Cellphone users across the United States will receive a "President Alert" at 1:18 p.m. "No action is needed", the full text will read.
It was previously supposed to be tested on September 20, 2018 but was "postponed until October 3, 2018 due to ongoing response efforts to Hurricane Florence". Given the name of the message and President Donald Trump's penchant for online communication, people have plenty of questions about this system and how it affects them.
Earlier on Wednesday, a federal judge in New York City rejected a request to block the test in a lawsuit filed last month by three New York residents. Users can not opt out of receiving the WEA test. Users can opt out of the other WEA messages about imminent threats and AMBER alerts by adjusting the settings on their mobile device, FEMA said. Most wireless alerts, like missing children messages, are sent by local and state governments and confined to phones in a particular region. With the message came a loud tone similar to that of an Amber Alert or tornado and flood warning. "The alert was a test of the broadcast system to be used in the event of a national emergency". "But people don't get their messages the way they used to".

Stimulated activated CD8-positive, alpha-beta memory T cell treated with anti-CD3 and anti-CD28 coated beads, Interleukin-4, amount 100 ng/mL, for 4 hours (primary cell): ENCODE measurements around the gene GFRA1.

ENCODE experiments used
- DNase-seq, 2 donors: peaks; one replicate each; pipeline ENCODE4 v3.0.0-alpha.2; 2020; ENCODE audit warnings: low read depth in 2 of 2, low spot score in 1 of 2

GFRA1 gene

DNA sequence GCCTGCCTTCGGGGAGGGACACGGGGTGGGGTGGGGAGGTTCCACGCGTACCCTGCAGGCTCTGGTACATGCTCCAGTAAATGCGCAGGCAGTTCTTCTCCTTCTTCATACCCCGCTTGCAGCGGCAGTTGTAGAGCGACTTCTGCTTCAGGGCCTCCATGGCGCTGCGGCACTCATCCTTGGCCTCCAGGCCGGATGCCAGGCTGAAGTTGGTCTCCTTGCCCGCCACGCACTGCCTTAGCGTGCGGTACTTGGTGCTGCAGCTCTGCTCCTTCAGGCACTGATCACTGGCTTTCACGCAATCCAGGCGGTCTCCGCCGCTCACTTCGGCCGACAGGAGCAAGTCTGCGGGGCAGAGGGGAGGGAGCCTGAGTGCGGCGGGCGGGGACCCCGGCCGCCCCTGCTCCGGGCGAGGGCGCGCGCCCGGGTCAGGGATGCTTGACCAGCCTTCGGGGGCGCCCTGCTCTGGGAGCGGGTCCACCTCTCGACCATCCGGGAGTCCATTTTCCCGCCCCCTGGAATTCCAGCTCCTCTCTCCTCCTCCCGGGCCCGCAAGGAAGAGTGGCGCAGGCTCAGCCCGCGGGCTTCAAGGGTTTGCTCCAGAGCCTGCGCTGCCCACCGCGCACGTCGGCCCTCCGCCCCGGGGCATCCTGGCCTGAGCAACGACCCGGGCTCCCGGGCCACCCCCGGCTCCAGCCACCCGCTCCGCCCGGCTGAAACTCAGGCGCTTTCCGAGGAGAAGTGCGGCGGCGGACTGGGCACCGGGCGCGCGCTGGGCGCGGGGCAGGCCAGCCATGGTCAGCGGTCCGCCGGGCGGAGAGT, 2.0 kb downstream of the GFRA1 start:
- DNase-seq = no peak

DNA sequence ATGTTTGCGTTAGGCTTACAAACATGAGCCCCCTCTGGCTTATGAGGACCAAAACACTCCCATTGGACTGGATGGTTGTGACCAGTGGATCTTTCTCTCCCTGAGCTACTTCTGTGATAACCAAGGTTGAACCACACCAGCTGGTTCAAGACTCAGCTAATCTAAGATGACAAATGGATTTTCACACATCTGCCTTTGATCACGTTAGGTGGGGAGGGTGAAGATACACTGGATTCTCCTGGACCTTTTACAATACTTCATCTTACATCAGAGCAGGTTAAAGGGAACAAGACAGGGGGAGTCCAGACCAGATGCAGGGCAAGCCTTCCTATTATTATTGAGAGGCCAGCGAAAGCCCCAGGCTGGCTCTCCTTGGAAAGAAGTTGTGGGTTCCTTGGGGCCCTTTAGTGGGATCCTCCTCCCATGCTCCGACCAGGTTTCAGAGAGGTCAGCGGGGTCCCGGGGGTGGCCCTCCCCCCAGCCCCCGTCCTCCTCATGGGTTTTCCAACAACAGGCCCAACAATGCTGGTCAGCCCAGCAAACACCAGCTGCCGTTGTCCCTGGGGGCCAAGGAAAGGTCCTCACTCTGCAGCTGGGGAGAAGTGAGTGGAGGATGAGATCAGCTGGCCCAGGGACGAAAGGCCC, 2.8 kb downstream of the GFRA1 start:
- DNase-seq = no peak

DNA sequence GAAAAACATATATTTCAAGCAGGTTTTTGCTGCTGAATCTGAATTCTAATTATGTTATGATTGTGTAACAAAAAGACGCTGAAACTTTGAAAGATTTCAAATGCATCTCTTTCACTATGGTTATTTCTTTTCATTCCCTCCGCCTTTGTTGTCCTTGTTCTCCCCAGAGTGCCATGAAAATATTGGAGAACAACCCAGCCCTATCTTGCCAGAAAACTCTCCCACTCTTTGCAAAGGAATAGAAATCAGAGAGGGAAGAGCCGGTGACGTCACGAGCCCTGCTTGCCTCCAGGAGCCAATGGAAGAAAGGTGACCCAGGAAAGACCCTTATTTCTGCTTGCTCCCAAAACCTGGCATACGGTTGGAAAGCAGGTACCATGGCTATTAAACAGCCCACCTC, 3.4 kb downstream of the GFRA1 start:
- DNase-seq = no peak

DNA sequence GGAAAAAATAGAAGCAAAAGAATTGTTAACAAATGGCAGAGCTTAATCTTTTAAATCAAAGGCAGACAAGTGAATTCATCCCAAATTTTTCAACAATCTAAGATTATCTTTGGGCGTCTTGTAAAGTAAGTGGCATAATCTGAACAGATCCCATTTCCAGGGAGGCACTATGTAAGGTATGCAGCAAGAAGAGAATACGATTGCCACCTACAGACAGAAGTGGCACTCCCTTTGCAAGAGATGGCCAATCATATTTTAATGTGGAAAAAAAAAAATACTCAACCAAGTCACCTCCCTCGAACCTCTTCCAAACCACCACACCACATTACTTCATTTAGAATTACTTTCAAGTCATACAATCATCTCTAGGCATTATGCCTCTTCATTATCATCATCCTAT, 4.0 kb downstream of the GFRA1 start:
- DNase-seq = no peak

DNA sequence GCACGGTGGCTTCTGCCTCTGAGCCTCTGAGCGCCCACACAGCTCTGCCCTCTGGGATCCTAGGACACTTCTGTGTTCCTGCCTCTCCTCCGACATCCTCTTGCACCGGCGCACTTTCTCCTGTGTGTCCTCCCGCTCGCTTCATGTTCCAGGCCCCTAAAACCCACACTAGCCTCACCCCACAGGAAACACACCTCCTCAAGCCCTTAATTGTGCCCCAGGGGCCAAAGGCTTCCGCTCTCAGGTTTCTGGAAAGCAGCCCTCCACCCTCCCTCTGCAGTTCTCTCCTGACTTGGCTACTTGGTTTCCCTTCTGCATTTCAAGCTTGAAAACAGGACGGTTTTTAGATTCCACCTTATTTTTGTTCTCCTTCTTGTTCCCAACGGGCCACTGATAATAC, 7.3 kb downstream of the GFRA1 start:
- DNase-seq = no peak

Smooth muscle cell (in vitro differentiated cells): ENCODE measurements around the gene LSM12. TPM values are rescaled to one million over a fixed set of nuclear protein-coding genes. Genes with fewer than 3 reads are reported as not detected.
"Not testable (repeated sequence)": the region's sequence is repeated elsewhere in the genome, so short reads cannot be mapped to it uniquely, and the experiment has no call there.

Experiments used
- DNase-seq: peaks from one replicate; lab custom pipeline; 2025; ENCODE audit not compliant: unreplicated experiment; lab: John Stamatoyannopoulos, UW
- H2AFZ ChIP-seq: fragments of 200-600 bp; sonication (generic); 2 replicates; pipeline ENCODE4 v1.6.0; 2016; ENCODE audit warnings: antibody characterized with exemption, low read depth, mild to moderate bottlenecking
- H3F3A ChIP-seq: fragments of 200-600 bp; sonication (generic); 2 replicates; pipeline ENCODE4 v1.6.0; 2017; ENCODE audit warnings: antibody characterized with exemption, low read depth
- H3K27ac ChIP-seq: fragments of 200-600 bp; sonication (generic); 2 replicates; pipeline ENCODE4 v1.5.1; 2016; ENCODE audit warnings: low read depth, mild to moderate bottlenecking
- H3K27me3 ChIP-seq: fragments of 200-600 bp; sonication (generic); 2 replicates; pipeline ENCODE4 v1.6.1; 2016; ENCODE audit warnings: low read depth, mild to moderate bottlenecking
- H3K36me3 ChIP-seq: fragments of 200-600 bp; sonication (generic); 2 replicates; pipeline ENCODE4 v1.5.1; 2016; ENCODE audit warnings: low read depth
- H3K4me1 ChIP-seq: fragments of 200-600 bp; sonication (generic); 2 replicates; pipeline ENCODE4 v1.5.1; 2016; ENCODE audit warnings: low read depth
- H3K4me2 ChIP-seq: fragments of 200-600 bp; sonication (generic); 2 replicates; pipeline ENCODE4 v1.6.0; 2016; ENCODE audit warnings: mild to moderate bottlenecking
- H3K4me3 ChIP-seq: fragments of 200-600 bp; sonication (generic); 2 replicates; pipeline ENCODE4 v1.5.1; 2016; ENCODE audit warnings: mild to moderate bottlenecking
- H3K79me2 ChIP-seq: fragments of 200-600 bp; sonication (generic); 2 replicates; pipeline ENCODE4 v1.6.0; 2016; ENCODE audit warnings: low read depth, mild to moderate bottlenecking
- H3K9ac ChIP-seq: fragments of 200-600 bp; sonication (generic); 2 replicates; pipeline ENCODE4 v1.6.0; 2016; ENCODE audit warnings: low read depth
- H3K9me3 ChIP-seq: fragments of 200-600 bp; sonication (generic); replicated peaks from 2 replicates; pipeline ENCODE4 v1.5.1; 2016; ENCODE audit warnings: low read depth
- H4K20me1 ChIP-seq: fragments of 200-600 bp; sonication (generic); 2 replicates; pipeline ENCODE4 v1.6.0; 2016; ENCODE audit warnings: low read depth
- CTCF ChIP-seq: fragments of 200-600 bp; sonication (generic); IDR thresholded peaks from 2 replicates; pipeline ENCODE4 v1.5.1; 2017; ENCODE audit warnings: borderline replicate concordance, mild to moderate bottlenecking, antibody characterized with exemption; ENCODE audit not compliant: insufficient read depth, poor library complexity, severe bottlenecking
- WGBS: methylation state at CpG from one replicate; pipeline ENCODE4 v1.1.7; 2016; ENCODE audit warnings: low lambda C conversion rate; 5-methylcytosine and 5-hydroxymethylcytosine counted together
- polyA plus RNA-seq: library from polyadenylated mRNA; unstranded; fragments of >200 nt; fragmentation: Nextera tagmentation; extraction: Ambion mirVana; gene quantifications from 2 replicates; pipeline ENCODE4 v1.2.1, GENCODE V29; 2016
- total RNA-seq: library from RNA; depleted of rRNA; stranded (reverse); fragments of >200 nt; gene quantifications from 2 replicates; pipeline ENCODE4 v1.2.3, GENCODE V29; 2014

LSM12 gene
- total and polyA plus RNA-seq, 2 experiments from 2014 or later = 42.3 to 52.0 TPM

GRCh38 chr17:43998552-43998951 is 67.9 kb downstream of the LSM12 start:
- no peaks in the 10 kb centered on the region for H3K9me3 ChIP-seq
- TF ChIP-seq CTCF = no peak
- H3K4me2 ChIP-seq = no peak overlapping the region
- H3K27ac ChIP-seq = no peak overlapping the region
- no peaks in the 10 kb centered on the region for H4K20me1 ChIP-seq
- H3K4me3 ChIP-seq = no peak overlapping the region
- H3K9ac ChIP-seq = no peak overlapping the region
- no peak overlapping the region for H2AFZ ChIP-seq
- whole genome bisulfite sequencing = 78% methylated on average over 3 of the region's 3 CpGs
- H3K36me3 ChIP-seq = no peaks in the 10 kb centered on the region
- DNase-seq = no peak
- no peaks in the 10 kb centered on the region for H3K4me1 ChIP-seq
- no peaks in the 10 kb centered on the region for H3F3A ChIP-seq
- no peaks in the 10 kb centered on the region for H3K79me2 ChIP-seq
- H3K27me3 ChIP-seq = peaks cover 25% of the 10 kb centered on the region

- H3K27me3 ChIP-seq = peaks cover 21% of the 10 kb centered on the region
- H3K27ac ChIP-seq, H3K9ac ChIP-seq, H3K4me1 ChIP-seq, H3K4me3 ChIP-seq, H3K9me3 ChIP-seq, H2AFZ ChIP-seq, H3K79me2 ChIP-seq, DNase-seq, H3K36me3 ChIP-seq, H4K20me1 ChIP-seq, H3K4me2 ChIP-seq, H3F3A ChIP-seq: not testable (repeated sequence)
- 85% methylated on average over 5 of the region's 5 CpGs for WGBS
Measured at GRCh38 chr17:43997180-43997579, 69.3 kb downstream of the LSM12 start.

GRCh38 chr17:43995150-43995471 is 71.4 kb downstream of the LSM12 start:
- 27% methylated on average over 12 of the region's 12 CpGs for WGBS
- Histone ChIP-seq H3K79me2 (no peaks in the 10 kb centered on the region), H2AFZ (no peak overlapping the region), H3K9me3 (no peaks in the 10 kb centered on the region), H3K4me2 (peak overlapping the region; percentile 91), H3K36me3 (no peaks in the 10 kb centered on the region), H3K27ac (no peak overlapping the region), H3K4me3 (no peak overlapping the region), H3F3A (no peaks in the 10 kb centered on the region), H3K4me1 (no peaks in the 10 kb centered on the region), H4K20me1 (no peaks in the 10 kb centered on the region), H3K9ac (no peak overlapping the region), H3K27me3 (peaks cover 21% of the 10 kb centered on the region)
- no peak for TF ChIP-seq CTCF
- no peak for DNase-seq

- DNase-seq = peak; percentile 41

Everyone in the U.S. received an emergency alert from President Donald Trump on their phone on Wednesday afternoon.
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He will then fly to Japan and China to meet his counterparts there, according to the US State Department. He is expected to discuss a planned second summit between Kim and U.S.
In a statement, Alaska's GCI said it too would be participating in the emergency alert network as a wireless provider. "No action is required".
It should relieve every American that our country has the technological capability to alert Americans were a national emergency of existential proportions - say a nuclear exchange, asteroid, foreign invasion, etc. - to potentially occur.
A group of New Yorkers filed a lawsuit in federal court in NY arguing they should not be compelled to receive the alerts under their right to free speech.
They've since created a "cancellation template" and instilled procedure requiring two officials to sign off before any alert is sent. There is no way to opt out of receiving this "Presidential Alert".
FEMA officials use a device that's "very similar to a laptop computer", the senior FEMA official said.